As states continue to move towards decriminalization—or outright legalization—of both medical and recreational cannabis all over the United States, the federal government is being pressed on multiple fronts to respond to a number of issues affected by federal regulations surrounding the industry. To start, the marijuana industry already sets itself up for a confusing set of laws and regulations; while the substance may be legal in a given state, it remains illegal federally.
The biggest issue caused by this dissonance between federal and state law comes not from prosecutors, but from banks. Federal regulations prevent banks from taking money from the sale of scheduled substances, a class of which marijuana still remains, at least from the perspective of the federal government. As a consequence, Federal banks are often prohibited from doing business with marijuana and cannabis companies. This causes a huge issue for cannabis companies, who often deal exclusively in cash, shipping money from facility to facility using expensive forms of secured transport.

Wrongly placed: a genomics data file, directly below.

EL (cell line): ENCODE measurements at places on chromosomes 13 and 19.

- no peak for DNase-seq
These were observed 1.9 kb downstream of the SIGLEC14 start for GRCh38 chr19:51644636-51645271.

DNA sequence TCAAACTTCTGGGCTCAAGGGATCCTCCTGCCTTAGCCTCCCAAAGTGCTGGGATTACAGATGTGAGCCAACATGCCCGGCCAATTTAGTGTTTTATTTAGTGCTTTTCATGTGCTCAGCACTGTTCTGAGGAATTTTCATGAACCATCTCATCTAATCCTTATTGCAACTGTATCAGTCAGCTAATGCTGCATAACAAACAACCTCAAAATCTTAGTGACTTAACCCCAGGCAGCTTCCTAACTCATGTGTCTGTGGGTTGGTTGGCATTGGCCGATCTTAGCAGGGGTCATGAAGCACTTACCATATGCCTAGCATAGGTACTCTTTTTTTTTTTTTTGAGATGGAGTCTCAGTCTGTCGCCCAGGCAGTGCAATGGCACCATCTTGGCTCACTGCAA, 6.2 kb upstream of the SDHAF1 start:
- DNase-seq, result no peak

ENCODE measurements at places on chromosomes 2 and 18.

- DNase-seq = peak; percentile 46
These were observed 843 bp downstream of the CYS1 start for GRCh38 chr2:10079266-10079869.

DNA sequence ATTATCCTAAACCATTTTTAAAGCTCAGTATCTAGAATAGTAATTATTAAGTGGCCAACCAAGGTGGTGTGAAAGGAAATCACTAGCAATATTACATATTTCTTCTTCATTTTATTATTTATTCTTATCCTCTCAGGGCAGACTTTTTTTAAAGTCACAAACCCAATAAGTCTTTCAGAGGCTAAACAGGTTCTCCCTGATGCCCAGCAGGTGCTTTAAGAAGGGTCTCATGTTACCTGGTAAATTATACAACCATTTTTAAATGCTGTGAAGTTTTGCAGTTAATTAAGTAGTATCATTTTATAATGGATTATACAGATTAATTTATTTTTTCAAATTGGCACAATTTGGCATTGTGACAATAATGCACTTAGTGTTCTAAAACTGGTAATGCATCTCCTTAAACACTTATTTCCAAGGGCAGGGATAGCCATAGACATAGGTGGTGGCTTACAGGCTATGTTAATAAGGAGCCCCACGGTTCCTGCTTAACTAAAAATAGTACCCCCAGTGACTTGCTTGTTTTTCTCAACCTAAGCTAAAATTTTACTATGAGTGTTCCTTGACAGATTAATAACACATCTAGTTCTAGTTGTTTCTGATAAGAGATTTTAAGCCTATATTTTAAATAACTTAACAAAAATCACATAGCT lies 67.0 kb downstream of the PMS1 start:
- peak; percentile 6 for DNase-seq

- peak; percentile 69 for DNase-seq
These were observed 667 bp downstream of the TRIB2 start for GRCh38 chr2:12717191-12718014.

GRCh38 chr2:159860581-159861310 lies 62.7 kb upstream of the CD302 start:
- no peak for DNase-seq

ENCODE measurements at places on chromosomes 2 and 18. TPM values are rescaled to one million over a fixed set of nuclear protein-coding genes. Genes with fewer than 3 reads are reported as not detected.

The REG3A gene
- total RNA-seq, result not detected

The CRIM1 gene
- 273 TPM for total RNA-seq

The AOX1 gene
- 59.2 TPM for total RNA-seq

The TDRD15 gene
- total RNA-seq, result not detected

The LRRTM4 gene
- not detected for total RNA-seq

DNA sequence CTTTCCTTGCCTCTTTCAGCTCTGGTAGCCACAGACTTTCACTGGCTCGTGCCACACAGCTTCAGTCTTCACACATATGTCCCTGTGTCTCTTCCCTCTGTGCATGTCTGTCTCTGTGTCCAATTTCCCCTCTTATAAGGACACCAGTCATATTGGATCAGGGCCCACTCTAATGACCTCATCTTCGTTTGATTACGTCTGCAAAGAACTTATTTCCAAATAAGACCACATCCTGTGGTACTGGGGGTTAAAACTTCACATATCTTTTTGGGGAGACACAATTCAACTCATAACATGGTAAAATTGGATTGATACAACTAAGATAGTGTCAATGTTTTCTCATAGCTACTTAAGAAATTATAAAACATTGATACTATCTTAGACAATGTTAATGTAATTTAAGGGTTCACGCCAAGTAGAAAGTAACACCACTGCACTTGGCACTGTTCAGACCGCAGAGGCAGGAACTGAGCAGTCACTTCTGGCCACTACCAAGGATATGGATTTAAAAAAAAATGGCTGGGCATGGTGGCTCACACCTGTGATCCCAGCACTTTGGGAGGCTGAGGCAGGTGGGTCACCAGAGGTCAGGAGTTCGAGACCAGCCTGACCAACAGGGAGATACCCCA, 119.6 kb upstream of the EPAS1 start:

“I Told You So”
Barney Frank has a long history with the marijuana industry; he proposed the legislation to try to legalize cannabis in Massachusetts way back and 1972, and, even in his old age, he has continued to support the progress of the industry ferociously.
He spoke before the Cannabis Control Commission last week, telling them “I told you so.” He had been arguing for years that the federal government must begin to create sensible regulations to recognize the growing legal status of both adult recreational and medical marijuana use in many states. He remarked that the government will likely pass laws abolishing regulations on federal financial institutions doing business with marijuana companies soon, citing the public safety issues with transporting millions of dollars in cash consistently as one reason the change will soon occur.